At the same time, labels can be divisive. This has especially been true in the church. Historically, when Christianity was a culturally dominant force in America, it mattered significantly if one was Presbyterian or Methodist, Baptist or Roman Catholic. One’s religious label opened, or closed, doors of opportunity. While some people converted to Christ, others converted from one form of Christianity to another. Seminaries had professors of “polemical theology” whose entire job was to show how their version of Christianity was more true to the Bible than other versions of Christianity and to pick apart competing forms of the faith. I remember my good friend, a German-born Lutheran pastor, who marveled that American Christians seemed so uncommitted to any particular tradition. Some of my friend’s criticism was valid – pointing out the shallowness and consumer mentality of much American Christianity, “what’s in it for me?” But some of this reflects the changed landscape in our culture in more recent times. American Christians are more likely to pick a church based on its stance toward the Bible than the name on the door, for example, or for its ability to provide helpful programs for teens or children. This is particularly true among evangelical Christians who have had a history of being ousted from traditional denominations and going out to start their own churches, denominations, and schools. For the last few decades, being non-denominational has generally been considered a strength.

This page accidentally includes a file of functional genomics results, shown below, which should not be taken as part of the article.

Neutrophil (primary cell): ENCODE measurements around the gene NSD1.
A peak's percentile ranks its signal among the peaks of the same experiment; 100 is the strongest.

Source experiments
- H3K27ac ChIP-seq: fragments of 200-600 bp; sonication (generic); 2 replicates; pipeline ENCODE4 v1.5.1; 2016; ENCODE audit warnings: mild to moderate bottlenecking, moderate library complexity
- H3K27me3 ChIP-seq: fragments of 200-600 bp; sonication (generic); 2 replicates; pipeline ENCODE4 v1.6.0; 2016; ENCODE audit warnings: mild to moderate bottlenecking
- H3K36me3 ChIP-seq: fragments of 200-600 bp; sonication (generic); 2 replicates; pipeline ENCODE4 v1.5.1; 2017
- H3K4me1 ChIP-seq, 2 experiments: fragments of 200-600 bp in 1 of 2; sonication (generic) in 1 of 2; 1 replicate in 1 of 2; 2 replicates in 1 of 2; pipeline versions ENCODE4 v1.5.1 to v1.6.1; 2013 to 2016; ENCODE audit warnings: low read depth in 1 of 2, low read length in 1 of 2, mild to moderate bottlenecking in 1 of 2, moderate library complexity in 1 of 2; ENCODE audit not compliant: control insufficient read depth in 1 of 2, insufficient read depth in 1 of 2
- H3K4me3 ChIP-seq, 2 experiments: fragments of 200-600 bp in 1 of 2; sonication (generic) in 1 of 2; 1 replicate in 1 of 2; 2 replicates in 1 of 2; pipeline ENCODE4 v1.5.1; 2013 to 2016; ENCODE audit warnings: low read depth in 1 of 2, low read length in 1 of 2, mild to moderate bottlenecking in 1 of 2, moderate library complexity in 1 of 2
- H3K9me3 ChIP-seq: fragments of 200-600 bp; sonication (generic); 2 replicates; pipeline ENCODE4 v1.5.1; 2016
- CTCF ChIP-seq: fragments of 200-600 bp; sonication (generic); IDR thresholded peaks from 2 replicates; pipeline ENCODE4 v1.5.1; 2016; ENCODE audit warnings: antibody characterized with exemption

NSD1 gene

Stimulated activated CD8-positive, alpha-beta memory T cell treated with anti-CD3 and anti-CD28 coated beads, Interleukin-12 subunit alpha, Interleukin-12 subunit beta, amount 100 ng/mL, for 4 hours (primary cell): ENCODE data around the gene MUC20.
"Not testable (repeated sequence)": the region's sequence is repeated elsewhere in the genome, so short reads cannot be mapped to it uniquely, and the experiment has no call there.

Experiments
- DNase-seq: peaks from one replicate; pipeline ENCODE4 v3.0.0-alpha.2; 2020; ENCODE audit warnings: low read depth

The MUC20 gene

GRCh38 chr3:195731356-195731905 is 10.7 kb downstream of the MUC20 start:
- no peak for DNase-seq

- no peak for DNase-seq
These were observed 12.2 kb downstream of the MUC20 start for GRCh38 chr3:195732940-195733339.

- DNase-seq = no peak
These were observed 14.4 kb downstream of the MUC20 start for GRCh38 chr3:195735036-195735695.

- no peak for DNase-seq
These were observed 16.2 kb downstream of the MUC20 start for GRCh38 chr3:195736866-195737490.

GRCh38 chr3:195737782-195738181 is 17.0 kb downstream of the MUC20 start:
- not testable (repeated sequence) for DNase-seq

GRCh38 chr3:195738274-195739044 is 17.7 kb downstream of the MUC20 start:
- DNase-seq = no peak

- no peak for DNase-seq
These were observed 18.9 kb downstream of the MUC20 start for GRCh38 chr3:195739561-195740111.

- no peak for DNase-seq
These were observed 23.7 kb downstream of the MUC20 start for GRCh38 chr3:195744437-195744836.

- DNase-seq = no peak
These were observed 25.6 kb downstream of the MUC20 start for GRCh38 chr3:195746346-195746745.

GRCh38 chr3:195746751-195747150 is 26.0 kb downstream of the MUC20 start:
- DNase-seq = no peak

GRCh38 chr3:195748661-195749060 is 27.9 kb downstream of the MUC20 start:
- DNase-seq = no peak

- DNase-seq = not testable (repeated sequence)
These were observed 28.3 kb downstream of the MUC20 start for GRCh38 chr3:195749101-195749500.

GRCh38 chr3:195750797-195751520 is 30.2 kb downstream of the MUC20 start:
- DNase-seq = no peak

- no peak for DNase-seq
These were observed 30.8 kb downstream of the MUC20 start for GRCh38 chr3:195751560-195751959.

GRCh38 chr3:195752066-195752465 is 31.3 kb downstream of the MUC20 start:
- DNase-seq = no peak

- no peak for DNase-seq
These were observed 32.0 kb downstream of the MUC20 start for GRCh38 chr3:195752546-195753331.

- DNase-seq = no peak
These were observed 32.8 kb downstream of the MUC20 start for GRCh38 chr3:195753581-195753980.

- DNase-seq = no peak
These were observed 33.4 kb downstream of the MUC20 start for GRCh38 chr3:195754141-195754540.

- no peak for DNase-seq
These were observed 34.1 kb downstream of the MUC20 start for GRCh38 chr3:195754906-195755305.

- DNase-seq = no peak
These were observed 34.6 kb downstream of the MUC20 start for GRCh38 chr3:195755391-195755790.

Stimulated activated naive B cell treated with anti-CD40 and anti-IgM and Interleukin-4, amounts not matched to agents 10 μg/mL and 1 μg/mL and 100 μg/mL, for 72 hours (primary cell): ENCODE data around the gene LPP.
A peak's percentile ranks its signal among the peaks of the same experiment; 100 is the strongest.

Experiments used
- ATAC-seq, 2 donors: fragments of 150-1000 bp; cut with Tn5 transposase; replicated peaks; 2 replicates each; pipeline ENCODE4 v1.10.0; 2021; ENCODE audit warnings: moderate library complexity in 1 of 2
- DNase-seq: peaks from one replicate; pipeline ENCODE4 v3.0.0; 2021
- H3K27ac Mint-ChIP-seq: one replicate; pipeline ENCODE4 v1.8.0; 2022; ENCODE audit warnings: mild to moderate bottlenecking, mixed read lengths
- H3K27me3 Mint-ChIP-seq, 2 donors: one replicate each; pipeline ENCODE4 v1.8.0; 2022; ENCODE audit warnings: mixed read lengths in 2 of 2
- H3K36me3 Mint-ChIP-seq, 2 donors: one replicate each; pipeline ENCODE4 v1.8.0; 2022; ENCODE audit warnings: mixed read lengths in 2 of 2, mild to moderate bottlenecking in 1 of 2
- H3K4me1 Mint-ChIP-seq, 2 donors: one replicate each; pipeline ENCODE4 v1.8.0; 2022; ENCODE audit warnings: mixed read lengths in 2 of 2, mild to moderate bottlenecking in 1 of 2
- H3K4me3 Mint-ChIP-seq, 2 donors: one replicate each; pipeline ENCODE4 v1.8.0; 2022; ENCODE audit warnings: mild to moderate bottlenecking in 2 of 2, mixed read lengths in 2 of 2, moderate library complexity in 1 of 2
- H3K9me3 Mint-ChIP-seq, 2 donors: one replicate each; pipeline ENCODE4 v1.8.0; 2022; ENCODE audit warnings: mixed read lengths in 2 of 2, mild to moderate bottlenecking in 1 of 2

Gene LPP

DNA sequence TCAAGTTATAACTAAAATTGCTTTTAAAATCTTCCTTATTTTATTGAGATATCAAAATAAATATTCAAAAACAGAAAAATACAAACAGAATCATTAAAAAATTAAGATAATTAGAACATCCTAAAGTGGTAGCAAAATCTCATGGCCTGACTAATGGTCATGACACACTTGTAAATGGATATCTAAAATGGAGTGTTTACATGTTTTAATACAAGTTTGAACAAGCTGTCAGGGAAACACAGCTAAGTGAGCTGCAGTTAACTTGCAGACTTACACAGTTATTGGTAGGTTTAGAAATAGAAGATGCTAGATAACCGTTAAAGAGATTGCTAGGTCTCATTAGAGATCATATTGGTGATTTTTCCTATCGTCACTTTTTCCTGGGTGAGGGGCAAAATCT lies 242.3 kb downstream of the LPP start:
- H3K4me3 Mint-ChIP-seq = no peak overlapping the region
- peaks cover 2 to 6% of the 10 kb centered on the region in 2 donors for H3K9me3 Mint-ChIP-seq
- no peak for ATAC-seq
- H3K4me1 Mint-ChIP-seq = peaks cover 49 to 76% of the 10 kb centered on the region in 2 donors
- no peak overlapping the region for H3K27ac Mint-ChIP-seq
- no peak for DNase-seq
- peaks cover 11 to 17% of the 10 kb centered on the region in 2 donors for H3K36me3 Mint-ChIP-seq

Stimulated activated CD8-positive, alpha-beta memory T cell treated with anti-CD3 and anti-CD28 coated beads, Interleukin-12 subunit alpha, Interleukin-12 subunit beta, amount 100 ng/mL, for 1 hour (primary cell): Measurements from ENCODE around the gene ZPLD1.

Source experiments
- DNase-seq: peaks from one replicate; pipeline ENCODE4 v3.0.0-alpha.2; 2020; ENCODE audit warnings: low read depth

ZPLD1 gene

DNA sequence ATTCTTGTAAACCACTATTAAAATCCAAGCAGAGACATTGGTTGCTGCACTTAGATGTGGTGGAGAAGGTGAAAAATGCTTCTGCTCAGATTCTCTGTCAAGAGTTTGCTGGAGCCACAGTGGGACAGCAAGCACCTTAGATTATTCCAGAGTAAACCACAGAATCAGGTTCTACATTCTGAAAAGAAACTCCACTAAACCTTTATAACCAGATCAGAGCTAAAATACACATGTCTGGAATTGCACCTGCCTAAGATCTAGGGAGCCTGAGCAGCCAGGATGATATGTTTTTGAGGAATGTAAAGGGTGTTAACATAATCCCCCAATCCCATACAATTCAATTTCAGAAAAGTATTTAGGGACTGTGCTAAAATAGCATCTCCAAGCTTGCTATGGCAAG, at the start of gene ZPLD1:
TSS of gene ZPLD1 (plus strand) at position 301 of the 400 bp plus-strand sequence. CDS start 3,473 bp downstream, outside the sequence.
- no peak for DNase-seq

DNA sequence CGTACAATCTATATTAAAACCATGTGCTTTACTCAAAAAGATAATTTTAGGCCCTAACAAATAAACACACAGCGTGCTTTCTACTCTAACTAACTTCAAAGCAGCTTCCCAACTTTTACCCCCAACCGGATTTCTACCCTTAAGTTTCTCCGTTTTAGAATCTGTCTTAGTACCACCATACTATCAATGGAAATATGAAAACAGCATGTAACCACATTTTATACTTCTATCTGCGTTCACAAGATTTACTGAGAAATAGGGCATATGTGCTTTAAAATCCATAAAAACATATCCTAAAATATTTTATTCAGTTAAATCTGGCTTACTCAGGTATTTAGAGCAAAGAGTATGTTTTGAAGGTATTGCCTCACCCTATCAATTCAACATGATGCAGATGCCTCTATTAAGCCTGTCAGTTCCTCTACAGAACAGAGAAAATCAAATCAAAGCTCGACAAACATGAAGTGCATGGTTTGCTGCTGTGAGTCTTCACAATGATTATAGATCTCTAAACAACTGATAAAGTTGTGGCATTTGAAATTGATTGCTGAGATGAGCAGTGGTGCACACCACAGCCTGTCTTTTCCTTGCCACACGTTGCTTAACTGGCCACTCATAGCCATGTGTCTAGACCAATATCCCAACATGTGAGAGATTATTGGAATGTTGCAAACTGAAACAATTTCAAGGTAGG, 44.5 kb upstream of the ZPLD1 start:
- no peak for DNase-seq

When God called Nichole and I back to VICC as an associate pastoral couple, I had to wrestle with how I felt about the classical Pentecostal doctrine of Spirit baptism. God had baptized me in his Holy Spirit in my early twenties, an experienced evidenced for me by speaking in tongues (that is, I received my “prayer language”). Throughout my twenties, as I grew in the faith and knowledge of the Son of God, I went back and forth on the experience. Sometimes I considered it to have been a real experience. Other times I doubted and wondered if it was just a psychological/emotional response to ideas that had been suggested to me. By the time I became the youth pastor at VICC many years ago, I had concluded the experience was real and my “prayer language” was a real gift given to me by God to build me up spiritually (1 Corinthians 14:4). But I wasn’t sure the idea of a second work of grace (called “the baptism in the Holy Spirit”) could really be defended from Scripture. After all, clearly God works in one person’s life one way and another’s in another way. Perhaps my experience was for me but not for others.